Aleksandr Shokhin told a workshop on debt the same day that
Russia's total foreign debt payments may exceed 85 percent of
GDP, Interfax reported. According to "Vremya MN" the previous
day, over the next 12 years, Russia must pay back $180
billion, which is nine times the current budget. JAC

IS ORTHODOX CHURCH PROMOTING RELIGION IN SCHOOLS? In an
interview with Mayak Radio on 18 March, Patriarch of Moscow
and All Russia Alexii II said that the Russian Orthodox
Church is working on having the history of Orthodox culture
included in school programs. He added that introducing
religious classes in schools "is a thing of the future as it
is difficult to do in this secular state." He noted that the
Russian Orthodox Church is currently conducting talks with
the Education Ministry on this issue. "Izvestiya" reported on
10 March that with the blessing of the archbishop of
Volgograd and Kamyshin, a new course, "The Rudiments of
Orthodox Culture," is being introduced in schools throughout
Vologda Oblast (see "RFE/RL Russian Federation Report," 17
March 1999). The course is aimed at teaching the younger
generation Christian values as well as acquainting them with
Russia's historical legacy and the deeds of outstanding
representatives of Russian Orthodoxy. JAC

MILITARY ACADEMIES FACING DRAMATIC REDUCTION. Seventeen
military educational establishments will be abolished
beginning 1 April, and of the 101 in the country at the end
of 1998, no more than 50 will remain in the long term,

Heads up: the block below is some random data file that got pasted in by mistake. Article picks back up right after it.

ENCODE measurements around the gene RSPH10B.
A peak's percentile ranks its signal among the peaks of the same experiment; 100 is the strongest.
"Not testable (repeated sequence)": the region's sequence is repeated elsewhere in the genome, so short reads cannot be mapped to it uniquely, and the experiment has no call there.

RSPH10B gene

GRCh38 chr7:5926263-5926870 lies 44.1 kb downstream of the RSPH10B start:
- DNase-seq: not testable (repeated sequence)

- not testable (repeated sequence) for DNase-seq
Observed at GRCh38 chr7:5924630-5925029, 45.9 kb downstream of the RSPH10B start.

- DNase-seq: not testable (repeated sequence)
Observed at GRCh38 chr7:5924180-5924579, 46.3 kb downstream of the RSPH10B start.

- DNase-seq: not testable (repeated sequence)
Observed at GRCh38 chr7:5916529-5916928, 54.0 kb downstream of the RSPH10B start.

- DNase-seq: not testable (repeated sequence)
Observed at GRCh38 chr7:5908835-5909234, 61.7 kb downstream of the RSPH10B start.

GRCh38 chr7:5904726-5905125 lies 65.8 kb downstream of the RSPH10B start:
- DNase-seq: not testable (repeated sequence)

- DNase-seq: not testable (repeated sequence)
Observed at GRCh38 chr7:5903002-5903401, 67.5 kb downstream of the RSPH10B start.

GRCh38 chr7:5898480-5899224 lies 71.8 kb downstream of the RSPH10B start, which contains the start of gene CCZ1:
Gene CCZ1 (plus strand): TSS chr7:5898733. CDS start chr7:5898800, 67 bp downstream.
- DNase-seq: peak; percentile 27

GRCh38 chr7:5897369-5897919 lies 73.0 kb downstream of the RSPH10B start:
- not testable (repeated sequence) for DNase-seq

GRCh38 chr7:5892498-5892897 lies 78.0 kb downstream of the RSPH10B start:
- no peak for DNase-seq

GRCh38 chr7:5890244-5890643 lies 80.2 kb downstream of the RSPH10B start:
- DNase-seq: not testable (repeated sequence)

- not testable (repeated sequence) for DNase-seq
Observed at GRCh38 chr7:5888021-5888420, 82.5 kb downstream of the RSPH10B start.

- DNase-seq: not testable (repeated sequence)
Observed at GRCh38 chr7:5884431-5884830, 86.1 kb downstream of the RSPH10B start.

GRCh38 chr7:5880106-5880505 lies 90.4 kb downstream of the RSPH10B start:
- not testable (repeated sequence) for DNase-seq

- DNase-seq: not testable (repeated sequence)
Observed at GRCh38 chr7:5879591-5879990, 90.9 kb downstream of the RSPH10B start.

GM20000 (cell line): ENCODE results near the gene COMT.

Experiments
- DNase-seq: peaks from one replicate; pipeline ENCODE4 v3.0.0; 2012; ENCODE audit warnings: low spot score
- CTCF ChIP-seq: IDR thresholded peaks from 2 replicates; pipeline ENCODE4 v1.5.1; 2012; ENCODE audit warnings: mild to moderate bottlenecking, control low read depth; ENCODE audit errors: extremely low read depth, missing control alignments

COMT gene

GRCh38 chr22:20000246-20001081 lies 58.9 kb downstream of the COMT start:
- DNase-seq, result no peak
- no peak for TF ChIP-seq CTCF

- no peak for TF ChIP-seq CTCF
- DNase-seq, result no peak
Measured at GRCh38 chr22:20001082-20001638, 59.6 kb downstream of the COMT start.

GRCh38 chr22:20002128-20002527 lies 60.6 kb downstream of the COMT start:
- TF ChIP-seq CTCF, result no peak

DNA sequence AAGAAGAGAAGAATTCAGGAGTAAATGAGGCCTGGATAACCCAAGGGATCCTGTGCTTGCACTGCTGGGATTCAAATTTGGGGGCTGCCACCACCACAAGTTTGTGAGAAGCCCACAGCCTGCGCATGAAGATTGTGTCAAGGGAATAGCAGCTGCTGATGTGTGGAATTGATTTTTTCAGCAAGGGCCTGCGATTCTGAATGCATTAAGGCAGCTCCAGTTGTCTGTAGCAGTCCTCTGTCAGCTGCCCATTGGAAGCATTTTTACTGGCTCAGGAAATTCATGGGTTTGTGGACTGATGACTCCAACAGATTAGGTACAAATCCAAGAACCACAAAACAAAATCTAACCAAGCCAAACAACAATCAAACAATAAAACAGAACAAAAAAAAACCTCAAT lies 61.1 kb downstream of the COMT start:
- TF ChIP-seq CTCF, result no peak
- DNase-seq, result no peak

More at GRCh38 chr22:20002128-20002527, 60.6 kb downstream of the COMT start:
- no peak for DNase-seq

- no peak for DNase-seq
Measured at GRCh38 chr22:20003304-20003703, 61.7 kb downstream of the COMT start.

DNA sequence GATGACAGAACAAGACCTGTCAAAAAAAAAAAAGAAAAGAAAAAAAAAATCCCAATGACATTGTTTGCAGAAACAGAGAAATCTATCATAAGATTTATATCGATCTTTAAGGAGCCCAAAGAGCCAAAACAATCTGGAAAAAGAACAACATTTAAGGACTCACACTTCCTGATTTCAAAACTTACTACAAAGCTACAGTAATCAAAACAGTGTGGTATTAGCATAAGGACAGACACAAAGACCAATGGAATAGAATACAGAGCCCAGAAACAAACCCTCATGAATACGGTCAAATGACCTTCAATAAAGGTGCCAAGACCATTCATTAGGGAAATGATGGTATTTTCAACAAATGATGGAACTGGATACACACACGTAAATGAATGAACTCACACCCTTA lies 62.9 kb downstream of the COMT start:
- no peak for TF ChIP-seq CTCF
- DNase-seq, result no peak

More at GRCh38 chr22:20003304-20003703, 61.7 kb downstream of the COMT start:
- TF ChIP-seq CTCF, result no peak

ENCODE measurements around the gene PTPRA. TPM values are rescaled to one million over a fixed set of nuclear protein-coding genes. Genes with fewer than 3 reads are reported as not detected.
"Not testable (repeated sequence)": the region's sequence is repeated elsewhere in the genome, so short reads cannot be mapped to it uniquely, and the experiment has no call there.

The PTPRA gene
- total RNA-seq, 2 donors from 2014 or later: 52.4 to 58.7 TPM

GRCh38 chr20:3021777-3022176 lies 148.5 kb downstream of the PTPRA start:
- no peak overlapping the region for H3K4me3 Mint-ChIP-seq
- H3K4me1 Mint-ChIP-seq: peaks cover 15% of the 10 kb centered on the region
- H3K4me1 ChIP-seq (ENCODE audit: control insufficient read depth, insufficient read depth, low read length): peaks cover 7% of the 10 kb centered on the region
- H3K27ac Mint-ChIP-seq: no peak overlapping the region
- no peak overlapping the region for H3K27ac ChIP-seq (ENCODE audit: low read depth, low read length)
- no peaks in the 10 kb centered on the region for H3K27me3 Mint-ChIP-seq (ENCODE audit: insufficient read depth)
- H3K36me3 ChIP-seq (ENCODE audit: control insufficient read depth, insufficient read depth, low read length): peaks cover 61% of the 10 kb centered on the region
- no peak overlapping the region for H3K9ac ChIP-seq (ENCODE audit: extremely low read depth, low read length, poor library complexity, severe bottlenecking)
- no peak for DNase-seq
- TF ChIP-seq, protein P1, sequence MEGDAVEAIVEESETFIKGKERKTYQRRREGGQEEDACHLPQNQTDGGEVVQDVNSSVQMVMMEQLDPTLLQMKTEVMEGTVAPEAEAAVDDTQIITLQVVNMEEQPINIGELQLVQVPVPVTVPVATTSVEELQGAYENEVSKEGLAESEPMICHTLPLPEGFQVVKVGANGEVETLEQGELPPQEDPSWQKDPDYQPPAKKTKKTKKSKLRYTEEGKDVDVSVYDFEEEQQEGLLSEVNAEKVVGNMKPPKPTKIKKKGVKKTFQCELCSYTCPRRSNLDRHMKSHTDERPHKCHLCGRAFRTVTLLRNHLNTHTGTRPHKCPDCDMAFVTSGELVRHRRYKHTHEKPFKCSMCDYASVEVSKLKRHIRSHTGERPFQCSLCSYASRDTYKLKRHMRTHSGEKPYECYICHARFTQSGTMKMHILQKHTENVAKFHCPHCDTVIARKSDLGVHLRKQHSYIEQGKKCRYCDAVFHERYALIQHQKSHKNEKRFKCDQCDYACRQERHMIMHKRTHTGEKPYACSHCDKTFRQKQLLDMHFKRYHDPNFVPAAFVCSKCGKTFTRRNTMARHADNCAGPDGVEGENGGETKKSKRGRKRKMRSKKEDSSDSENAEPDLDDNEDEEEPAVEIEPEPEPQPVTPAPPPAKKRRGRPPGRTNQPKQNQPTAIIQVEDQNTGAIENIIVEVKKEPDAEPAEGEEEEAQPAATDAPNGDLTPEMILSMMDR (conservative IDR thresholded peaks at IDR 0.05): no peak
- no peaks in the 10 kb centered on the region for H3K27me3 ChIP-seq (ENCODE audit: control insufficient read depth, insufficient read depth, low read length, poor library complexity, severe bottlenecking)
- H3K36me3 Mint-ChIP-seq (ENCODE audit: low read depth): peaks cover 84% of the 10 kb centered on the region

according to Lieutenant-General Anatolii Sidorenko, head of
the Defense Ministry's Military Education Directorate,
"Segodnya" reported on 16 March. The reductions are supposed
to result in a savings of at least 500 million rubles ($21
million), the daily reported. Sidorenko noted earlier that
financial savings are not the only factor behind the cuts,
pointing to the "noticeable decrease in the professional and
moral level of graduates from military educational
establishments." "Segodnya" reported on 2 March that
competition to get into some military educational
establishments is very low, with some institutions accepting
every applicant in order to fill their vacancies. JAC

DUMA SLAMS AZERBAIJAN FOR COURTING U.S. BASES. Duma members
voted on 18 March to adopt a statement denouncing the
possibility of the U.S. deploying military bases in
Azerbaijan, ITAR-TASS reported. The vote was 281 to one with
one abstention. The statement raps "certain political circles
in Azerbaijan" for wanting to "review the geopolitical
balance of forces in the Transcaucasus and turn it into a
zone of contest between outside forces." The same day, the
Duma adopted in the first reading a bill prohibiting persons
with criminal convictions for grave offenses from running for
legislative bodies and another preventing air traffic
controllers from striking. Despite concern expressed by some
individual deputies that the latter law would violate the
constitutional right to strike, only the Yabloko faction
voted against it. JAC

SVERDLOVSK LEGISLATORS RECOMMENDS CABINET RESHUFFLE. Angered
by a report on wage arrears by Sverdlovsk Oblast Finance
Minister Vladimir Chervyakov, members of the oblast
legislative assembly have accused the government of Governor
Eduard Rossel of executing its duties poorly and trying to
misinform the people and their elected representatives,